Spin doctor is not a job description to which Mike Lee answers happily; neither does he take kindly to being called a "hired gun" – a sort of Clint Eastwood with a clipboard – which is what the former Olympian Alan Pascoe labelled him in these pages recently in the shoot-out between Tottenham and West Ham over the future of London's Olympic Stadium. But he has built a burgeoning reputation in international sports politics as a game-winning strategist who knows which – and whose – buttons to push.
Lee set up his own communications company, Vero, soon after completing his role as Lord Coe's Alastair Campbell in the winning bid for the 2012 Games – a function which embraced a promise, along with the rest of the team, to ensure an athletics legacy at the Olympic Park, and one for which he was rewarded with an OBE.
Things have moved on apace since 6 July 2005, the day that London won the Games, with numerous and curious twists and turns and, if he'll pardon the phrase, a not inconsiderable dollop of spin which now sees him arguing against the case he helped to present in Singapore, working on behalf of Spurs and advocating a football-only stadium. Whereas West Ham, the club where he was once a director and consultant, say they are happy to retain the athletics track.
While he awaits the Olympic Park Legacy Company's judgement on this acrimonious domestic dispute in his office just off London's Strand, Lee, 53, is at pains to explain that what he does with proven success is not really spin-doctoring. "I don't regard myself as a spin doctor," he said. "What we do is about campaigns and communications, thinking through strategies to make the best of your case and trying to create momentum around a campaign. I always think 'spin doctor' is an easy phrase but I'm not sure it reflects what I do."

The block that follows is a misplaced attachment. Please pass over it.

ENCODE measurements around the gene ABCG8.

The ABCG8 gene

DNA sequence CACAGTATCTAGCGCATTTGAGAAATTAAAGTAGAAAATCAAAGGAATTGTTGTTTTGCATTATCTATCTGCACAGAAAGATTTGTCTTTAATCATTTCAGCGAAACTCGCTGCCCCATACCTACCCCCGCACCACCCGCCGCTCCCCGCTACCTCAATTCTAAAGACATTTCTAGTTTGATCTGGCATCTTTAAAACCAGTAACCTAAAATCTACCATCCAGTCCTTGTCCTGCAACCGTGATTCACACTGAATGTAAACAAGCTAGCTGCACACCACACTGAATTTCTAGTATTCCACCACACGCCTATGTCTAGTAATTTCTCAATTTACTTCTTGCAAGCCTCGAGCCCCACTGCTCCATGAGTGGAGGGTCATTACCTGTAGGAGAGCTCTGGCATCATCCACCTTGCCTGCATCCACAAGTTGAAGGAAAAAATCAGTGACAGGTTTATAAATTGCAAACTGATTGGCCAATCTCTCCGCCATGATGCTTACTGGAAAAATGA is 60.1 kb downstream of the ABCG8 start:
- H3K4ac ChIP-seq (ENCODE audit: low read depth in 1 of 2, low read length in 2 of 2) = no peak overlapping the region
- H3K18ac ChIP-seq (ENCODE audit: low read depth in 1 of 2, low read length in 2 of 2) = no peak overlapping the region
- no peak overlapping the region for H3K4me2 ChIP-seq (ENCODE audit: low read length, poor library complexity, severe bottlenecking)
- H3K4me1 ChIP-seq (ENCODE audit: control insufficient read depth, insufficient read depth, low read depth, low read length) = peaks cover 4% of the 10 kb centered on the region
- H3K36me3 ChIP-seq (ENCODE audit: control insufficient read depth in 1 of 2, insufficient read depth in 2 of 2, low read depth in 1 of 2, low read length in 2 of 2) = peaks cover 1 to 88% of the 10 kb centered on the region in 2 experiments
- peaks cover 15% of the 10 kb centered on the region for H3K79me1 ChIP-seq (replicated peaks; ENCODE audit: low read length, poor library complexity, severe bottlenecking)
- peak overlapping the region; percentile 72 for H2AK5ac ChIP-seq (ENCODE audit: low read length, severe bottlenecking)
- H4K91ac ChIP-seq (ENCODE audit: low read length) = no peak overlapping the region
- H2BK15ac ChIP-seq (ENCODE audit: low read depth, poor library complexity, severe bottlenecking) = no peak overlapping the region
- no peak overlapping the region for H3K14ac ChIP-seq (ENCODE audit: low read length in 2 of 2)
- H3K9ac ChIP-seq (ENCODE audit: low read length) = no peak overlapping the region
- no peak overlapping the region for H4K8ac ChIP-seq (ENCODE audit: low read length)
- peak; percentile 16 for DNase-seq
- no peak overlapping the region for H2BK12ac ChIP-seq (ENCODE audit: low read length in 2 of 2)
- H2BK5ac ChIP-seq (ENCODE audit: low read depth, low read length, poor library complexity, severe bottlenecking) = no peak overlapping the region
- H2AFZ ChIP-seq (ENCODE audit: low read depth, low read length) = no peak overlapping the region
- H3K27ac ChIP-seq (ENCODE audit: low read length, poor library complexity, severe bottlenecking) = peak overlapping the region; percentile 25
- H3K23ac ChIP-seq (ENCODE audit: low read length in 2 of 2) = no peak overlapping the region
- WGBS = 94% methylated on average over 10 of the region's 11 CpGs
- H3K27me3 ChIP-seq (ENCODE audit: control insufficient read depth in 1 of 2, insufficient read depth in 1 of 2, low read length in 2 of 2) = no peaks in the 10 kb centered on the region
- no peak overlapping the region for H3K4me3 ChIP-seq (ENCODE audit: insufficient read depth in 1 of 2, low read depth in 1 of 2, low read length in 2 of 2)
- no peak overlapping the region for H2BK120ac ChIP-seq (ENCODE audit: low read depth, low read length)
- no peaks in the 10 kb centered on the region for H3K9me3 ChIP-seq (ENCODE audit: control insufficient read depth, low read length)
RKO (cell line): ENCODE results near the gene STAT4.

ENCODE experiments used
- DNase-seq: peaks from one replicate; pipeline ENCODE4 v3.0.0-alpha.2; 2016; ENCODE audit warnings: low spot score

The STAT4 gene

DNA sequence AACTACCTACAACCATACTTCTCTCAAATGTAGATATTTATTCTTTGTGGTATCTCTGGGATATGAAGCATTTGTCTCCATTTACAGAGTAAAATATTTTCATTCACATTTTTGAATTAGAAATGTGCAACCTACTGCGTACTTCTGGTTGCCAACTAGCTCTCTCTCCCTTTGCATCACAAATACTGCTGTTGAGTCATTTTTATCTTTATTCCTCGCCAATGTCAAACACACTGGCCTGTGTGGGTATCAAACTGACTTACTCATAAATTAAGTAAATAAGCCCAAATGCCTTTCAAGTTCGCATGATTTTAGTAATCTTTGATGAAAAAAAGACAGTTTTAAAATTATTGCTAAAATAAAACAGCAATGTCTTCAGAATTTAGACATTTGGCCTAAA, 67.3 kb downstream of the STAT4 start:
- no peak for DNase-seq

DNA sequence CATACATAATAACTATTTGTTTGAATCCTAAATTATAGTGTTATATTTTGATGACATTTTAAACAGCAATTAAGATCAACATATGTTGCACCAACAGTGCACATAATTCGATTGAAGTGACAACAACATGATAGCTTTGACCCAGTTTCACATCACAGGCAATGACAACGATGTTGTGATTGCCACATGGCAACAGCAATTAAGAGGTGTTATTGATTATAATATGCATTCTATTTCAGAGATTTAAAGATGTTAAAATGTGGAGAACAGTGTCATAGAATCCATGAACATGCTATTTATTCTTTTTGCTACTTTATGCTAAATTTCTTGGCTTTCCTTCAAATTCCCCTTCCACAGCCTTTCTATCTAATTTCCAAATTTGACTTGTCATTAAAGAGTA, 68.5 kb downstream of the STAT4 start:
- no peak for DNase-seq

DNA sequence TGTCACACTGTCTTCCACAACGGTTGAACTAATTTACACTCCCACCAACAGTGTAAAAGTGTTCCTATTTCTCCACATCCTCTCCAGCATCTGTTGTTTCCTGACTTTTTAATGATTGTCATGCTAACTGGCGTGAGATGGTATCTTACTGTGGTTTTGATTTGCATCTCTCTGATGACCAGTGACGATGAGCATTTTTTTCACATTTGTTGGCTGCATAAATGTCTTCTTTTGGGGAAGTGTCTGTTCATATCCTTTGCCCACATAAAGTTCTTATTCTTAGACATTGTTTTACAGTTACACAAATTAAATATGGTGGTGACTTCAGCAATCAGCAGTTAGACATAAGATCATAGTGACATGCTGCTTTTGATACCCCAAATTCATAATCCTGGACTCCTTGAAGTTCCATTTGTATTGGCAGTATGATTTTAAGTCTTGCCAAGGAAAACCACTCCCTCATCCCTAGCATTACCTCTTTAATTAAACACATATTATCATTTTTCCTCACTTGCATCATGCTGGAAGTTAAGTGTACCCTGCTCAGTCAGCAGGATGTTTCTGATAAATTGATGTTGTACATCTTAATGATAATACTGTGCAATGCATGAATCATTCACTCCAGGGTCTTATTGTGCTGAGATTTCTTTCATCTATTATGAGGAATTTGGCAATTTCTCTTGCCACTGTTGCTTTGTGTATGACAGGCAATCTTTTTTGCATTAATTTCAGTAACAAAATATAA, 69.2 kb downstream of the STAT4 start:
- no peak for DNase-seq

A gun for hire? He rather resents that. "Nor do I see myself like a barrister, arguing a case just because he is paid for it. I think you have to be able to articulate things that you believe to be right and stand up to scrutiny. For instance I was very pleased to be part of the International Rugby Board's campaign for the inclusion of Sevens in the Olympics [the sport will make its debut in Rio, whose successful 2016 Olympic bid Lee also helped to engineer] because I believed it was right for rugby and the Games. Mine isn't a false passion."
So had West Ham offered to employ him before Spurs, he would have said no? He pauses and thinks. "I don't believe that the current West Ham proposal works, so no, I would not have accepted. When I was involved with West Ham the original idea was to propose a Stade de France type of solution and subsequently to reject the idea of a 60,000-seater venue, so as it currently stands I don't think it is viable. You do try and ensure that you work with things you believe in and present the best case you can.
"If you look at this current debate, I do believe that the Spurs proposal combined with AEG – the company that rescued the Millennium Dome – on the Olympic Park site with the proposals for a world-class athletics stadium at Crystal Palace and an investment in the sport on balance is the right option.
"I have always believed that there has to be an athletics legacy but if football is needed in the mix, you have to have a bespoke football stadium. The two sports don't work together in a stadium environment. Experience has shown that in Europe.
"Once the 25,000-seater option failed, the specific bid-book promise had to be looked at because ultimately in international sport, including the Olympic movement, there is a huge fear of white elephants. I really struggle to know what athletics can do with a 60,000 venue which is going to be largely used for football. I fear if we go down the wrong route we may live to regret it.
"The 25,000-seater venue with athletics at its core was a specific part of the bid book but I think it's wrong to say it was the deciding factor. The truth is that the option was in the marketplace here for two years and no anchor tenant could be found to sustain it economically. That's the reason football was invited back to the table after initially being rejected. These are tough decisions and if you don't make the right ones they can become a liability and a burden to the taxpayer."